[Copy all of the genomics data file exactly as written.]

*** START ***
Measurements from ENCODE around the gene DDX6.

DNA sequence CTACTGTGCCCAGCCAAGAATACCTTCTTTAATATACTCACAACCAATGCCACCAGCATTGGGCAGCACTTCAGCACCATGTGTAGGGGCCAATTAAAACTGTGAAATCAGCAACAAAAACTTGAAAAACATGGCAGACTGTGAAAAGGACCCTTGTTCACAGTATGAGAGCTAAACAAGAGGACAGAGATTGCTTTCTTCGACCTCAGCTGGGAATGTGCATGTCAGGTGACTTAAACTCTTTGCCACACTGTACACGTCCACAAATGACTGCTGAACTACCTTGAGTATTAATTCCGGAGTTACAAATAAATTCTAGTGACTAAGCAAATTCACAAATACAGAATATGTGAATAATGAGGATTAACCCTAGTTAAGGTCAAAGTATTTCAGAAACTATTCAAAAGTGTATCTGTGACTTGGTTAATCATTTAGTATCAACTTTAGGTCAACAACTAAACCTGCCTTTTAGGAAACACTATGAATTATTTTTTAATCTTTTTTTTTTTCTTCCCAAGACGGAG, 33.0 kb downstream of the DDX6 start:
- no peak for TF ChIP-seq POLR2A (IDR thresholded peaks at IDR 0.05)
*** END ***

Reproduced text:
Measurements from ENCODE around the gene DDX6.

DNA sequence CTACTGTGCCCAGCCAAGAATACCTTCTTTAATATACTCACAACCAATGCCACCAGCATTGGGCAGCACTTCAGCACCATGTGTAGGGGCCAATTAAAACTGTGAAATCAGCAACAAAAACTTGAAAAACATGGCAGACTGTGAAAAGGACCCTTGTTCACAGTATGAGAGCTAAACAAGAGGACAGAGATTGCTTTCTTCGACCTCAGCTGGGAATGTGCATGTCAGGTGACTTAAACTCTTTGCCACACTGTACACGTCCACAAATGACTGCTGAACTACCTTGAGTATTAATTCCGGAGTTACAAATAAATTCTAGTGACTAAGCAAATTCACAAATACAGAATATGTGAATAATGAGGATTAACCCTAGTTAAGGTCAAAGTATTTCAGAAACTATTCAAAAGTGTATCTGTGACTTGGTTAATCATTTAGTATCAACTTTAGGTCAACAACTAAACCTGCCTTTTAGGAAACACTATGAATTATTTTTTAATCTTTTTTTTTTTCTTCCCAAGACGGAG, 33.0 kb downstream of the DDX6 start:
- no peak for TF ChIP-seq POLR2A (IDR thresholded peaks at IDR 0.05)